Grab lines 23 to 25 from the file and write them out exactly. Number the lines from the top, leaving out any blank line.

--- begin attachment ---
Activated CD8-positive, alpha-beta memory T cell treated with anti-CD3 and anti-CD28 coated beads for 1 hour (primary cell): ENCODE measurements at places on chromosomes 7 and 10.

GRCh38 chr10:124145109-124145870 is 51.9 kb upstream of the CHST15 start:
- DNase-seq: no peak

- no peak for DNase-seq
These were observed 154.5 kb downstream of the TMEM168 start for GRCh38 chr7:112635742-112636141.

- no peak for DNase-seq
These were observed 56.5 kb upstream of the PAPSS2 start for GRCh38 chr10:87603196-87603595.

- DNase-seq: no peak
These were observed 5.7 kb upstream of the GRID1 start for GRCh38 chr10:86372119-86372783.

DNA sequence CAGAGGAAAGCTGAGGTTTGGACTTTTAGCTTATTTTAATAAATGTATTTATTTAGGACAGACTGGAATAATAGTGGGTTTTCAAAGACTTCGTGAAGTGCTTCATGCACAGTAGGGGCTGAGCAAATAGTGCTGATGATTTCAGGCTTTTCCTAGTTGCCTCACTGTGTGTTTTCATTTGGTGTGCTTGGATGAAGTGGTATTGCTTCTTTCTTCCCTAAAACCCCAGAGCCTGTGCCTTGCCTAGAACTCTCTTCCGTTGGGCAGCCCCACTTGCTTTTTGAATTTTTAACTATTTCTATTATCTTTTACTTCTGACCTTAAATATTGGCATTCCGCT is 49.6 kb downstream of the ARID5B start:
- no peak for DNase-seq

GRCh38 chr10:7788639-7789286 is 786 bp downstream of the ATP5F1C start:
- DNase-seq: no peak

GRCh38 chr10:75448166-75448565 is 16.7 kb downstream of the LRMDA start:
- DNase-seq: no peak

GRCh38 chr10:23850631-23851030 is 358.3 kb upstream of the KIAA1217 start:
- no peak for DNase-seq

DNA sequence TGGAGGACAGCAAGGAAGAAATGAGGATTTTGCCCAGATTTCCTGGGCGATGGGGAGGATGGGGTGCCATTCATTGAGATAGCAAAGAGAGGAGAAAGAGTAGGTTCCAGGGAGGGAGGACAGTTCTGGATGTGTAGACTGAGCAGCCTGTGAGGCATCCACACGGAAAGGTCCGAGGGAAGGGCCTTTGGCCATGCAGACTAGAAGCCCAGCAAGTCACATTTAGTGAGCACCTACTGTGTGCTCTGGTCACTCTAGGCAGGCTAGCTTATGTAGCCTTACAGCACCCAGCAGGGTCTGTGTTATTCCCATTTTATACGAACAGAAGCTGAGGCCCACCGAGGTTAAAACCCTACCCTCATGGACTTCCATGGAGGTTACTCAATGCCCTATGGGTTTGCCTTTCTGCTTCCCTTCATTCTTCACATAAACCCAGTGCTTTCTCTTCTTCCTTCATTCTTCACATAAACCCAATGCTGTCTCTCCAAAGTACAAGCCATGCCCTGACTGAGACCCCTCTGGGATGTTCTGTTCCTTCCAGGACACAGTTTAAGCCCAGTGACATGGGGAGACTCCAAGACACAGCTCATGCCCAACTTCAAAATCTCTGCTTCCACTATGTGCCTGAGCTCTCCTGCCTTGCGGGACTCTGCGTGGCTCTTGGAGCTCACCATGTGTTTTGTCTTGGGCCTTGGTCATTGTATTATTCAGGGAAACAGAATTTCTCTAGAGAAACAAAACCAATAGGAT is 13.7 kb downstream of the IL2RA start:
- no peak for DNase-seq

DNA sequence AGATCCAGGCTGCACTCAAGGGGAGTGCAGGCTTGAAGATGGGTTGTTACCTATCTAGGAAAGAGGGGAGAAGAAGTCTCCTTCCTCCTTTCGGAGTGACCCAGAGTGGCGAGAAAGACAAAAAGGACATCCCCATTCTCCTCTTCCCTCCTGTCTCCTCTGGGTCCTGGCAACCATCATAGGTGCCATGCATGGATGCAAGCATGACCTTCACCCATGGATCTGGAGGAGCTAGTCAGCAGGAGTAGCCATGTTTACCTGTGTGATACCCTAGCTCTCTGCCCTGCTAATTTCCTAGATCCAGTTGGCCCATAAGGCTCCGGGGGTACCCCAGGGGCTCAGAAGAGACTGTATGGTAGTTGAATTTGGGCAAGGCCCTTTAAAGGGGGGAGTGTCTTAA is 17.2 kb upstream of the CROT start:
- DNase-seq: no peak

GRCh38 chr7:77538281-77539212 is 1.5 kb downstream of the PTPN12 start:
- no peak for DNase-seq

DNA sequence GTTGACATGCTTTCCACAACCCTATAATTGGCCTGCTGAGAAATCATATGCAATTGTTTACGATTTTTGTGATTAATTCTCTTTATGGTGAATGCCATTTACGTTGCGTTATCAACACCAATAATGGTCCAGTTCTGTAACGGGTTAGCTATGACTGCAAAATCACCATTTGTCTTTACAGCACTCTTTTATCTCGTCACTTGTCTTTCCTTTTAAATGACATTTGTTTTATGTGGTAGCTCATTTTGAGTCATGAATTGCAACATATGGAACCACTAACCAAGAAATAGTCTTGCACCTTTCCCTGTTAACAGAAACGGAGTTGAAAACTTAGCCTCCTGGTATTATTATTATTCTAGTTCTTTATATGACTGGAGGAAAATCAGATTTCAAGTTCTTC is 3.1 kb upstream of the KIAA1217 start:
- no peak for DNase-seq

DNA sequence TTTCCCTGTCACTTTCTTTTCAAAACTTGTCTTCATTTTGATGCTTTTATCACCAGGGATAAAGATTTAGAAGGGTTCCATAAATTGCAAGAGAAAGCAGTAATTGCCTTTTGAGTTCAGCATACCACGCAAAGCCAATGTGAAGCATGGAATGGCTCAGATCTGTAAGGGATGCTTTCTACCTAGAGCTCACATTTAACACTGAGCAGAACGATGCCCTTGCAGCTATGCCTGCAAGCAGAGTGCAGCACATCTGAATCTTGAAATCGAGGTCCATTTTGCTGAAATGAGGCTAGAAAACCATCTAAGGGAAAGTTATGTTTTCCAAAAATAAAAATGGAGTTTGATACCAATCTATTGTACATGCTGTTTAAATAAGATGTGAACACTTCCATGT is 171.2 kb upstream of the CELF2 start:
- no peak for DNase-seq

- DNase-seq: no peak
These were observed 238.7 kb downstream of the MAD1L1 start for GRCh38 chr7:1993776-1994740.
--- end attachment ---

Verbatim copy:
- no peak for DNase-seq

DNA sequence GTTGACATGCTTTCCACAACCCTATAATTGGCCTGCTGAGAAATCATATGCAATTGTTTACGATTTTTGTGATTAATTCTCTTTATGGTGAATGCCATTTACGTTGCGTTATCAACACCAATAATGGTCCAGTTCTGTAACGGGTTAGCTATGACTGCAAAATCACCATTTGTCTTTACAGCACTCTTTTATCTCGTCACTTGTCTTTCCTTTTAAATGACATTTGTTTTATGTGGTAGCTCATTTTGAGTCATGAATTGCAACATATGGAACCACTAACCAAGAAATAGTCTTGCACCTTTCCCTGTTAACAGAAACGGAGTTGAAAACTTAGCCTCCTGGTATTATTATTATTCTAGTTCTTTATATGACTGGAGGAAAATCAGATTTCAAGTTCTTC is 3.1 kb upstream of the KIAA1217 start:
- no peak for DNase-seq